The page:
Workers employed by some Georgia companies may be exposed to many hazards that are known to be violations of safety regulations. Due to the financial risk of failure to secure alternative employment, workers often continue to work for companies where they are continuously at risk of suffering workplace injuries. The Occupational Safety and Health Administration announced its intention to issue 26 citations to a Georgia recycling company, of which 14 will be repeat violations, The others are classified as serious violations.
Workers are often exposed to obvious safety hazards that are disregarded by their employers. Georgia workers may find some comfort in knowing that the U.S. Department of Labor's Occupational Safety and Health Administration is always on the lookout for situations in which workers are at risk of suffering workplace injuries. OSHA aims to prevent unnecessary injuries and deaths by not waiting for workplace accidents to happen before inspections are carried out.
Georgia workers who feel threatened by safety hazards to which they are exposed at their places of employment have the right to report their concerns to the U.S. Department of Labor's Occupational Safety and Health Administration. OSHA may follow such reports with investigations to determine whether the company owners violated the prescribed safety regulations. Failure to protect workers from workplace injuries is punishable by law, and, if violations are identified, they are graded and penalties are leveled accordingly.
Employers in Georgia are responsible for ensuring the safety of their employees. Companies are required to have proper lockout systems in place wherever there mechanical or electrical equipment is in use. The U.S. Department of Labor's Occupational Safety and Health Administration has identified inadequate lockout or tagout systems as one of the primary causes of workplace injuries.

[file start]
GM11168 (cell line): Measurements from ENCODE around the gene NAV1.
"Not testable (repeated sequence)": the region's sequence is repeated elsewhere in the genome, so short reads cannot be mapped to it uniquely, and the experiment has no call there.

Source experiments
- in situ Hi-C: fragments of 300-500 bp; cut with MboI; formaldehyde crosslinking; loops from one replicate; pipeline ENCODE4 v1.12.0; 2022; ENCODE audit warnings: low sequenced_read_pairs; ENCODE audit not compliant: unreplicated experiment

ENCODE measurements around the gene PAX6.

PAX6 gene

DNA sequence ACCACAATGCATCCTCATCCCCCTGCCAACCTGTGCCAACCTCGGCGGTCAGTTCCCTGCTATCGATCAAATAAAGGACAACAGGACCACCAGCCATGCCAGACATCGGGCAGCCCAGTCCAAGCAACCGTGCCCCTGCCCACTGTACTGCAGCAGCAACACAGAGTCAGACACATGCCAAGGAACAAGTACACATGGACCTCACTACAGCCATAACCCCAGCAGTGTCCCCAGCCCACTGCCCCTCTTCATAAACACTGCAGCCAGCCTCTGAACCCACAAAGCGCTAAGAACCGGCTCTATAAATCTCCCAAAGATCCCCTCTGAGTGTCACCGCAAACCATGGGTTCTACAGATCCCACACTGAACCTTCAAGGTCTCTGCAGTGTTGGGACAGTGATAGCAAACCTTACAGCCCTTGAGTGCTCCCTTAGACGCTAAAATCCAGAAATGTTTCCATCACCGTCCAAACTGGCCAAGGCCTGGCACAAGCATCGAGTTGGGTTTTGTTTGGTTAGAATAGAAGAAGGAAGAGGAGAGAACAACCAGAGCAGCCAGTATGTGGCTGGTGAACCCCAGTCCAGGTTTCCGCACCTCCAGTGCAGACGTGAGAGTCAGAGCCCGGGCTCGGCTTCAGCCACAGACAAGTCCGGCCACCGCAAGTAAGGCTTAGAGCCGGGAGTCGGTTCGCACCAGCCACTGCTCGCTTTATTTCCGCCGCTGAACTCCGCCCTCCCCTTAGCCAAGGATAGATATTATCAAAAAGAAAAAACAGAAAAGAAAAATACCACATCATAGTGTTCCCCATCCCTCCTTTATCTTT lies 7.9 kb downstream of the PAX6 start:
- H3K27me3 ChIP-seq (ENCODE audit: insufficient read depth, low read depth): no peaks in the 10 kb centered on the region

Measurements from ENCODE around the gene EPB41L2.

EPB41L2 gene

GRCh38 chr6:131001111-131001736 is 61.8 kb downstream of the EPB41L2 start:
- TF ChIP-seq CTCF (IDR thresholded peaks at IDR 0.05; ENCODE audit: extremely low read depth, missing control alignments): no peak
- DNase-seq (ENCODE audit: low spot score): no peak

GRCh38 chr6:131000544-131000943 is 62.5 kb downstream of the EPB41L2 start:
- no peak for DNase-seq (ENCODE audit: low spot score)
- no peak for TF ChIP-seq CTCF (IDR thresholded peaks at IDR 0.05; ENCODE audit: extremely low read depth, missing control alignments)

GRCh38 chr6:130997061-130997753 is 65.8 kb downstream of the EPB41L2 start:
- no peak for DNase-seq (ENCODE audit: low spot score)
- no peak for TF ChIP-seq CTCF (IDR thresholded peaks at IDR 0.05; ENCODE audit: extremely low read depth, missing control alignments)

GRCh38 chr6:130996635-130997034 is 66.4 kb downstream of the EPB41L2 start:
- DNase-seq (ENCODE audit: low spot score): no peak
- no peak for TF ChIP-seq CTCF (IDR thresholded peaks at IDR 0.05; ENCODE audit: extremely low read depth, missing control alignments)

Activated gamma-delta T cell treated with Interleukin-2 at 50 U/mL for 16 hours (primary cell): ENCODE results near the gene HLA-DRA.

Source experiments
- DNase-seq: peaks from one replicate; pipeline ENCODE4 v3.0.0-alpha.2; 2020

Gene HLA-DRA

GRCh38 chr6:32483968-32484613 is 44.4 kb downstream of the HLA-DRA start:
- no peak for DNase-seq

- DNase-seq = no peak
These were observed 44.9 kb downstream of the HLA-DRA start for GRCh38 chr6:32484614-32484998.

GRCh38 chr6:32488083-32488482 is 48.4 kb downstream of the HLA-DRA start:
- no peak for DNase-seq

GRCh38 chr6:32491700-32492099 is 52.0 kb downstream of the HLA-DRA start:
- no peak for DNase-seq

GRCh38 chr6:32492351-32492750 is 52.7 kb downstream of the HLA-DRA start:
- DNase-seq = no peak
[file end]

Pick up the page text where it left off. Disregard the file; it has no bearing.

Georgia workers have the right to be protected against workplace hazards, and these hazards include exposure to toxic fumes. When employers fail to provide adequate protection, workers have the right to file a complaint with authorities. Such claims will be evaluated and may lead to an inspection by the U.S. Department of Labor's Occupational Safety and Health Administration (OSHA). A metal recycling plant in another state recently received several citations after OSHA acted upon a complaint about unsafe working conditions that posed threats of workplace injuries.
Rather than waiting for a severe injury or death of a worker to occur in the Georgia auto parts industry, the U.S. Department of Labor's Occupational Safety and Health Administration is carrying out inspections as part of a regional program. Its aim is to identify safety violations that might cause workplace injuries or fatalities. A recent inspection at Nissin Brake Georgia Inc. resulted in multiple citations for workplace safety violations.
As part of its quest to ensure the safety of workers, the U.S. Department of Labor's Occupational Safety and Health Administration (OSHA) recently conducted an inspection at a brewery of Anheuser-Busch Cos. LLC, the makers of beverages including Budweiser, in another state. The company’s brewery in Cartersville, Georgia, received citations in 2010, and this most recent investigation found similar violations. Employers in all industry fields have a responsibility to protect employees from workplace injuries by practicing workplace safety to meet the required standards.
Every employee has the right to work in a safe environment. Federal laws have been enacted that set and enforce standards for protecting the health and safety of all workers. A recent investigation of a plant in Georgia has exposed flaws in the company's safety procedures that could put its employees at risk for an on-the-job accident.